Insight into Ancient Egypt

September 17, 2020 at 9:25 AM

Ancient Egypt was one of the earliest, advanced and most fascinating civilizations in the history of mankind, as the Year 7 students at the College recently discovered. In the unit, ‘Ancient Egypt’, the students had the opportunity to investigate not only Egyptian culture and society but also significant places, environments and artefacts. 

In the first part of their study, students were required to geographically locate Egypt and create a map which they shared with the class. On this map, the students had to identify where significant places such as the Nile River, Gulf of Suez, Saudi Arabia, Mediterranean Sea, Thebes (called Luxor today) and the Valley of the Kings were located, and explain why they were significant.

Having gained an understanding of Egypt’s location, the students explored the roles of the people within the ancient civilisation, and how and why they followed such a strict hierarchical structure. The students were surprised to discover how even so long ago, there was great disparity between how wealthy Egyptians lived, especially the Pharaoh, in comparison to the rest of society and in particular,  those held as slaves.

There was much discussion about being forced to spend a lifetime hauling large stone blocks during the construction of a pyramid.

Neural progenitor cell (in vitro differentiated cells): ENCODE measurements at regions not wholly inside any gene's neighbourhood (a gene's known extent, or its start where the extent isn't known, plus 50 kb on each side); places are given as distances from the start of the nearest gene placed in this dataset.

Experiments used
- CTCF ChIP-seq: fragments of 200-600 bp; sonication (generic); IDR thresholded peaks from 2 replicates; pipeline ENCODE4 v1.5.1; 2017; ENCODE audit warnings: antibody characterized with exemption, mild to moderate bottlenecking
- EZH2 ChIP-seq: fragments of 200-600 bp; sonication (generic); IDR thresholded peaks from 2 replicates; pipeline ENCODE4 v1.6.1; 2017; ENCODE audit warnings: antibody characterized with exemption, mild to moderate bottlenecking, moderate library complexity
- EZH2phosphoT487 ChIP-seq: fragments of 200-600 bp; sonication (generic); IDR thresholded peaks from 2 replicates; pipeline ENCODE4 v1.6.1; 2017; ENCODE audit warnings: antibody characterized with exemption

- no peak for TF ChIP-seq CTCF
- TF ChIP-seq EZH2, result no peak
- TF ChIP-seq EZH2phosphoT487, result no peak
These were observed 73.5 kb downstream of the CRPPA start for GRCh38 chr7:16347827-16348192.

The students considered the importance of artefacts from that period and discussed who has the right to own such treasures now, the museums, private collectors or the Egyptian Government? They looked at the symbols and scripts the Egyptians used and studied the importance of the Nile River and how the soil around it was good for growing crops such as wheat, flax, and papyrus, learning that wheat was the main staple food for the Egyptians.

An interesting part of their study was discovering the processes of mummification and the steps that were involved, learning the Egyptians used around 20 layers of linen bandages to wrap the bodies which took around 15 to 20 days to complete!

Classes also incorporated hands-on learning activities to extend their learning and they made clay communities around a painted ‘Nile River’, Egyptian artworks and became archaeologists and dug up Egyptian artefacts. What a great unit!

 Click here to view the gallery. 


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